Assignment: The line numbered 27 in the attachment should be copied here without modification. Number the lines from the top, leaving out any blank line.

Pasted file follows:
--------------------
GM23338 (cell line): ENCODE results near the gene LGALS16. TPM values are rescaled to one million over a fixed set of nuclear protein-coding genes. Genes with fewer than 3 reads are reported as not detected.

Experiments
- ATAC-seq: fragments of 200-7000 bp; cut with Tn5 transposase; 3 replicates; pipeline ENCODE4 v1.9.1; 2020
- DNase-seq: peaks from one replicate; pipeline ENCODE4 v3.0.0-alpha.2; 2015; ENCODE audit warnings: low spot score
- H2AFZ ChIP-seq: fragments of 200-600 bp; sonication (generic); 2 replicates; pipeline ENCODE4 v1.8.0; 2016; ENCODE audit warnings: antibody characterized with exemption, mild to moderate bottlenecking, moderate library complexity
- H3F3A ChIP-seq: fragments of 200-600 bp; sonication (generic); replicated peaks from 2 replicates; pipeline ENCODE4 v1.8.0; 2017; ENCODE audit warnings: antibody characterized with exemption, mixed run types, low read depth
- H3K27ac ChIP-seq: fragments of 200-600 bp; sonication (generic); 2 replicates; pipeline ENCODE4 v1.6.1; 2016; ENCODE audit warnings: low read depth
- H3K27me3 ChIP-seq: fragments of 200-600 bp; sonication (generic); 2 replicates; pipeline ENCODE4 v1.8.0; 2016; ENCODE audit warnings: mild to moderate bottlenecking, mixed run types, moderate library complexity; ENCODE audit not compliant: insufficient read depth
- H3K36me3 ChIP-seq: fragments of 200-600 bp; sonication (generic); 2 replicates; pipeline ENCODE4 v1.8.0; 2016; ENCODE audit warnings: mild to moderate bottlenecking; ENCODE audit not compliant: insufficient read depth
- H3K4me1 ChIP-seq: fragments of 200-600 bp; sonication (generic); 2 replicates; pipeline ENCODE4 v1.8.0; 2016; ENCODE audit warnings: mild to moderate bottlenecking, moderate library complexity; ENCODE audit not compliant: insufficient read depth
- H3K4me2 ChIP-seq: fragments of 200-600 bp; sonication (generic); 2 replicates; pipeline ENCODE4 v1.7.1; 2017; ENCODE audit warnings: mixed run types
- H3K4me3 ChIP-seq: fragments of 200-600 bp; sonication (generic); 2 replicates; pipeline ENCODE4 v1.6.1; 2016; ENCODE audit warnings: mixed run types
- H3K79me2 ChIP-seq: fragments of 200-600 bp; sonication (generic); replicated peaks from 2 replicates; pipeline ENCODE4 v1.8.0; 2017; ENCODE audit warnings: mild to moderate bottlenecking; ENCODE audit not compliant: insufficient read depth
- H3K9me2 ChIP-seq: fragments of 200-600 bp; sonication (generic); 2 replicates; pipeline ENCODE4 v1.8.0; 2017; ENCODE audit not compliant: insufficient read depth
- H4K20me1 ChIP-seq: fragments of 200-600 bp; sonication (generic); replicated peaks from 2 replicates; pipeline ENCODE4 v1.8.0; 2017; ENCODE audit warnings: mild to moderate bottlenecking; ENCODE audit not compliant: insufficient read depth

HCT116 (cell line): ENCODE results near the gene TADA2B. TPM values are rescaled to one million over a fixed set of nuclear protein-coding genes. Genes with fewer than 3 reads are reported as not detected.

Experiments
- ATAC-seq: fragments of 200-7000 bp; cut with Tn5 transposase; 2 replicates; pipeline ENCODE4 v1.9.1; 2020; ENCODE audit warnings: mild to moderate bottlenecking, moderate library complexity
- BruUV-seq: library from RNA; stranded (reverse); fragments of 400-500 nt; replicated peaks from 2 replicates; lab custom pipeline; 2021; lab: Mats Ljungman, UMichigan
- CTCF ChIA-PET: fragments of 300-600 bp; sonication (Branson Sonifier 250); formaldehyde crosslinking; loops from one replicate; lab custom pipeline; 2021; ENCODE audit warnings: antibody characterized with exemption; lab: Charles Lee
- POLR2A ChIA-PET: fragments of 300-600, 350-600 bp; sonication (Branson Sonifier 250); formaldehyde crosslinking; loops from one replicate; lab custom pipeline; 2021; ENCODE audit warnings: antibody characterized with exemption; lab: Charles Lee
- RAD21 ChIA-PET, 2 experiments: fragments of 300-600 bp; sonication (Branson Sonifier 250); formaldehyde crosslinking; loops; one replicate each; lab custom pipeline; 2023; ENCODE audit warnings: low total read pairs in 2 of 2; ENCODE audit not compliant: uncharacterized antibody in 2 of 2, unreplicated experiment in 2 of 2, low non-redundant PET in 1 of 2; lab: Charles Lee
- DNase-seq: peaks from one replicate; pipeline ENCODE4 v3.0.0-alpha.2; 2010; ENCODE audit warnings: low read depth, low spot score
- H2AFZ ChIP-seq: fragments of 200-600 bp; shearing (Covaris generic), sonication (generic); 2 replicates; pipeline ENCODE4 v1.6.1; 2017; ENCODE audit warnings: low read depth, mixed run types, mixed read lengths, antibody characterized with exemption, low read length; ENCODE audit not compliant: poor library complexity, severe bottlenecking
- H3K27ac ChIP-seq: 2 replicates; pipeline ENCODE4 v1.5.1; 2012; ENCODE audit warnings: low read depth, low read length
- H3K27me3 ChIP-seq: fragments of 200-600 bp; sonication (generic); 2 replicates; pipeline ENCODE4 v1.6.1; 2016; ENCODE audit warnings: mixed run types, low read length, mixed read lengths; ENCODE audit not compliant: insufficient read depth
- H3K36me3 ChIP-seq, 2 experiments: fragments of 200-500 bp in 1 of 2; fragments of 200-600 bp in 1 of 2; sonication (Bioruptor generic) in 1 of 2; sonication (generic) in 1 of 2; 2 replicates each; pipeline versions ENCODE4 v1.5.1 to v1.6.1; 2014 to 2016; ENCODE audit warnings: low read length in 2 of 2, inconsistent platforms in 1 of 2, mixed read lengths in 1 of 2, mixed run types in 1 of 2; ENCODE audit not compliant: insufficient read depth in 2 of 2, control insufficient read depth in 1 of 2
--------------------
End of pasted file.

- H3K36me3 ChIP-seq, 2 experiments: fragments of 200-500 bp in 1 of 2; fragments of 200-600 bp in 1 of 2; sonication (Bioruptor generic) in 1 of 2; sonication (generic) in 1 of 2; 2 replicates each; pipeline versions ENCODE4 v1.5.1 to v1.6.1; 2014 to 2016; ENCODE audit warnings: low read length in 2 of 2, inconsistent platforms in 1 of 2, mixed read lengths in 1 of 2, mixed run types in 1 of 2; ENCODE audit not compliant: insufficient read depth in 2 of 2, control insufficient read depth in 1 of 2